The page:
Spending time with loved ones could be an effective way of improving life satisfaction
If you want to increase your satisfaction with life, then taking up hobbies with others rather than alone may give the best results according to new European research.
a team of researchers from the University of Leipzig, Berlin University of Technology, and the German Institute for Economic Research looked at data from 1,178 participants taking part in the German Socio-Economic Panel Study, a nationally representative survey of German adults.
Participants were asked to report on how satisfied they were with life, giving a rating from 0 (completely dissatisfied) to 10 (completely satisfied), and report on how satisfied they thought they would be in 5 years' time. They were also asked to detail which strategies they would use to achieve sustained life satisfaction in the future.
Of the participants, 596 made a general statement about how they could change their life satisfaction such as, "there is not much I could change," or relayed a statement without individual initiative, for example, "different politics would improve life." The other 582 participants' answers expressed a specific, active strategy.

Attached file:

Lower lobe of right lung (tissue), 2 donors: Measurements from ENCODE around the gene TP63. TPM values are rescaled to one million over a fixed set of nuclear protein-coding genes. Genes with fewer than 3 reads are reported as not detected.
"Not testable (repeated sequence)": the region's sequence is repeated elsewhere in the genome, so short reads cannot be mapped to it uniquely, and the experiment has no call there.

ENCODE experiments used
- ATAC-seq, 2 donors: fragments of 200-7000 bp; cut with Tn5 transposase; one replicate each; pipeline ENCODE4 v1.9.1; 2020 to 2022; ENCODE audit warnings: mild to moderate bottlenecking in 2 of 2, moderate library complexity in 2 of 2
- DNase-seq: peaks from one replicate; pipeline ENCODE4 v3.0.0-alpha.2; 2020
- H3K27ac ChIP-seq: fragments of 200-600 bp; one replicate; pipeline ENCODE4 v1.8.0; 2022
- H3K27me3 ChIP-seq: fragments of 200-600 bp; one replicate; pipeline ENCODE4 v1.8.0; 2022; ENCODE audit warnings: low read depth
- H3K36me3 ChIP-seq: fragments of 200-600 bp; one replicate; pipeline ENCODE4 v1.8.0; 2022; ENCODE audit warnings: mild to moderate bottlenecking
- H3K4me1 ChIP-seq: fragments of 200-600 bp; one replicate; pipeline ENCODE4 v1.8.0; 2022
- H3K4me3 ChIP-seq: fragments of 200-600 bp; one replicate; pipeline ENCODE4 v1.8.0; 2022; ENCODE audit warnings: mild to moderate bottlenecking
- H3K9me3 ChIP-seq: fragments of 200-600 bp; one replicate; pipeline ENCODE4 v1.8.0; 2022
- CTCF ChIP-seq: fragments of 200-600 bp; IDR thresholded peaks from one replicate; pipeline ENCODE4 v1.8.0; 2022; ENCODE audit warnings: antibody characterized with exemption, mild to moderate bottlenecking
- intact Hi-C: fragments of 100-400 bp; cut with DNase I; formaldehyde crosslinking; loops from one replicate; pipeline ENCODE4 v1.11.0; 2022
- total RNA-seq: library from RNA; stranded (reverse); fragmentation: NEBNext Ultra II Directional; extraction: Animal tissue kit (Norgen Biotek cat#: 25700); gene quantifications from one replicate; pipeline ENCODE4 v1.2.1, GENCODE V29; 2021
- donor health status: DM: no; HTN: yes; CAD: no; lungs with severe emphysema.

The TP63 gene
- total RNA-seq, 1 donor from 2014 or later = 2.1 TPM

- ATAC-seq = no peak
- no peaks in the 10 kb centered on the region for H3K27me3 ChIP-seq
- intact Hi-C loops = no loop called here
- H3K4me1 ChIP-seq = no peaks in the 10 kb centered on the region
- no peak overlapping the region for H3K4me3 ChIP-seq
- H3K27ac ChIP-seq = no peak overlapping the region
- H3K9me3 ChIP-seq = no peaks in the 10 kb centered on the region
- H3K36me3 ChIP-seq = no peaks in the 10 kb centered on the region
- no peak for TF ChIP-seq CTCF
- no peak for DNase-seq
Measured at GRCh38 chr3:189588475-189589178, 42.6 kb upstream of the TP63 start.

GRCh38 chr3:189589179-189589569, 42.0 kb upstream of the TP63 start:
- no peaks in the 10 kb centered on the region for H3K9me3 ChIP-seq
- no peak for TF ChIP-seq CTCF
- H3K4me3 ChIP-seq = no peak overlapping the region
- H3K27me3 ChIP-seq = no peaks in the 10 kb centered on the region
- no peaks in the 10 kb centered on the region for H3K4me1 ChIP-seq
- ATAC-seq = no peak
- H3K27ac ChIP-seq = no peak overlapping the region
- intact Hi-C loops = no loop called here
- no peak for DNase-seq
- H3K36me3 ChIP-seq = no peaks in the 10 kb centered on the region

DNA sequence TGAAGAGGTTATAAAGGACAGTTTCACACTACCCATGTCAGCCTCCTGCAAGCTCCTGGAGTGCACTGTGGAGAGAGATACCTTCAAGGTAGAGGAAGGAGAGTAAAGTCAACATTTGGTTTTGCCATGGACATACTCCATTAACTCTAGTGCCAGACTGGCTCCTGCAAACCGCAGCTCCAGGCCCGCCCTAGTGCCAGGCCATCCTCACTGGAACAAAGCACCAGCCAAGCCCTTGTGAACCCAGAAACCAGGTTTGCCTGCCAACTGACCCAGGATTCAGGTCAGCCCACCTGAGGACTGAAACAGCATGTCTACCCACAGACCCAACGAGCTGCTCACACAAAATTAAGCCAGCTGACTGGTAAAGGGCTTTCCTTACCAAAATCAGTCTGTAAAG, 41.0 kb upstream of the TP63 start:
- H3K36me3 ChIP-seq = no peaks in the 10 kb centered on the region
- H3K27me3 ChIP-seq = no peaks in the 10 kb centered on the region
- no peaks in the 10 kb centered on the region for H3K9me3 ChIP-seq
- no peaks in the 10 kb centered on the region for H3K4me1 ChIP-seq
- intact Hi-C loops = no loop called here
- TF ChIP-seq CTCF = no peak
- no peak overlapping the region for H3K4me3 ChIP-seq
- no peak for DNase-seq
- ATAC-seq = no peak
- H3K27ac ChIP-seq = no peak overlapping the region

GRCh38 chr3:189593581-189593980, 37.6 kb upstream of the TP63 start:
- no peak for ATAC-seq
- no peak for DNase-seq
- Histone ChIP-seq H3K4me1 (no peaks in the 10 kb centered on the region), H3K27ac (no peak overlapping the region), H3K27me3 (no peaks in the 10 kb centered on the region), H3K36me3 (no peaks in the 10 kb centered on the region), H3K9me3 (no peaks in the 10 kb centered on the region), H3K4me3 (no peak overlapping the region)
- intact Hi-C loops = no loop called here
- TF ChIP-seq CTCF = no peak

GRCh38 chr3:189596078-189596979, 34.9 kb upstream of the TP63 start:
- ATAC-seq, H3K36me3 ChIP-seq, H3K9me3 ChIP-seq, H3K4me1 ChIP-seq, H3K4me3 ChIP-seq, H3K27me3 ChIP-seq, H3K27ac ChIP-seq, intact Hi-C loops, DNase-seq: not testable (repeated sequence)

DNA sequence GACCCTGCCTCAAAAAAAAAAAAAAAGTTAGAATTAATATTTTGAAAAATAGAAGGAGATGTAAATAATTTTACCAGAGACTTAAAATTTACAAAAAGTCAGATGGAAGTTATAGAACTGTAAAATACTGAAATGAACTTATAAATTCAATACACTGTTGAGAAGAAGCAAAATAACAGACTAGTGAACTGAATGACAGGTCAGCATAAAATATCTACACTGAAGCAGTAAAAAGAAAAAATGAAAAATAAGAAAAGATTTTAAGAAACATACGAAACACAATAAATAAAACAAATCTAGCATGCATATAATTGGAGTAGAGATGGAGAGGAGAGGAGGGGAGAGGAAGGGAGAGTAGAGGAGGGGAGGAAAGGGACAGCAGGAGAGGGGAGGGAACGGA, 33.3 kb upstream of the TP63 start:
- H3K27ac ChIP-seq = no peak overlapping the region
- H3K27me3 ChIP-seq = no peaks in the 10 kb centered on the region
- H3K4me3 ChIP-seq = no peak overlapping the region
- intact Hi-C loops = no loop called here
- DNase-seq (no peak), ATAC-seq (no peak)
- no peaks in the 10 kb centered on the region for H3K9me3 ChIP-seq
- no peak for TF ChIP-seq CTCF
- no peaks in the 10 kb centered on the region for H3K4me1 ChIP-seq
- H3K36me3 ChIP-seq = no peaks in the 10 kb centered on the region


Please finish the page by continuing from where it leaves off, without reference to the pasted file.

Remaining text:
When the researchers followed up one year later, asking the participants to again rate their current level of life satisfaction, they found no significant differences in life satisfaction between those who had a specific strategy and those who had made general statements.
However after analyzing further, they did find that of those in the specific strategy group, participants who had mentioned strategies that involved some form of social engagement, such as "helping others," "spend more time with family," "spend more time with friends," did show a higher level of life satisfaction one year later.
Those who had reported nonsocial strategies on the other hand, such as "stop smoking," showed relatively constant levels.
"Our research showed that people who came up with 'well-being' strategies that involved other people were more satisfied with their lives one year later -- even after taking into account that they were marginally happier to begin with," explains lead author Julia Rohrer.
"In contrast, people who came up with strategies that did not explicitly involve others remained, on average, as satisfied as they were."
Although Rohrer pointed out that pursuing happiness does not mean it is necessarily guaranteed, however the team noted that for those who want to try to increase life satisfaction, spending more time with others could be a more promising and effective way of boosting well-being.
The results were published in Psychological Science, a journal of the Association for Psychological Science.